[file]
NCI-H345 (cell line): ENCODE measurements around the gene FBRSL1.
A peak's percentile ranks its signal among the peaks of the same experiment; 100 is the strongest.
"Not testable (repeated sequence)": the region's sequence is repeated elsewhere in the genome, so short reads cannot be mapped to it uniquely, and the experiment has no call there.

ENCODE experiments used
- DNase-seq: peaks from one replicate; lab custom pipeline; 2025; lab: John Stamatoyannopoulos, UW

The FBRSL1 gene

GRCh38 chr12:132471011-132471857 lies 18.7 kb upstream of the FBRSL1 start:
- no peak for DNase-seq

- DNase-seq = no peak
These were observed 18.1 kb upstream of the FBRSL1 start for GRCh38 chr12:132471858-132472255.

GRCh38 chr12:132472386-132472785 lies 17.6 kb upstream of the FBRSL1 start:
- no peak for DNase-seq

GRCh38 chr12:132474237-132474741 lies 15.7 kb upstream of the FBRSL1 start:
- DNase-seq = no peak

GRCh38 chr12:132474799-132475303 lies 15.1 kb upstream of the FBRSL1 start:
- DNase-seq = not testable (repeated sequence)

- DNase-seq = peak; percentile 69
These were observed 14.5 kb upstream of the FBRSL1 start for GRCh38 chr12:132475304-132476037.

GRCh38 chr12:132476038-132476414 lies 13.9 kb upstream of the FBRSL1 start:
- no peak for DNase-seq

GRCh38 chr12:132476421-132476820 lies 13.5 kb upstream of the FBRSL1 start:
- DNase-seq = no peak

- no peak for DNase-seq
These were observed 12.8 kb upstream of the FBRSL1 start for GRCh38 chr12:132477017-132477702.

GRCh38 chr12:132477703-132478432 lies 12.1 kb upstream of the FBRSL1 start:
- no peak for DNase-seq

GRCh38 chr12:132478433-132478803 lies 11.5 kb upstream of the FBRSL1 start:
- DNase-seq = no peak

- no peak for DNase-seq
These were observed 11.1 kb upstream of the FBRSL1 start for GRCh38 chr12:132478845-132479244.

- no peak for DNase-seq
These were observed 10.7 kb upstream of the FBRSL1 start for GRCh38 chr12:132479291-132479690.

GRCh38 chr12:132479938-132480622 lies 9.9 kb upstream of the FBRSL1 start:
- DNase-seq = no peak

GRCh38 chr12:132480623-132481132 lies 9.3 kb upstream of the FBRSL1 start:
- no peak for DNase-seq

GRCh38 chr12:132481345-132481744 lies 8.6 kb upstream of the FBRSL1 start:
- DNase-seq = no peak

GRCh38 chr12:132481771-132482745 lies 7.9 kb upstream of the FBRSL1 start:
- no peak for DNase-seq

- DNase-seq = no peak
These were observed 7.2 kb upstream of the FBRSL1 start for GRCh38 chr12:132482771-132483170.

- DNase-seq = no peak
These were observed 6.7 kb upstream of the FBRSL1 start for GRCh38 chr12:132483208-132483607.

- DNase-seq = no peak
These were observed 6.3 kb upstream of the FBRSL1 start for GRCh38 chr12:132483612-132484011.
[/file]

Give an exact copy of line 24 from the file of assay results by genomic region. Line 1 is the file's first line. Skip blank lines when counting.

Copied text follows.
These were observed 12.8 kb upstream of the FBRSL1 start for GRCh38 chr12:132477017-132477702.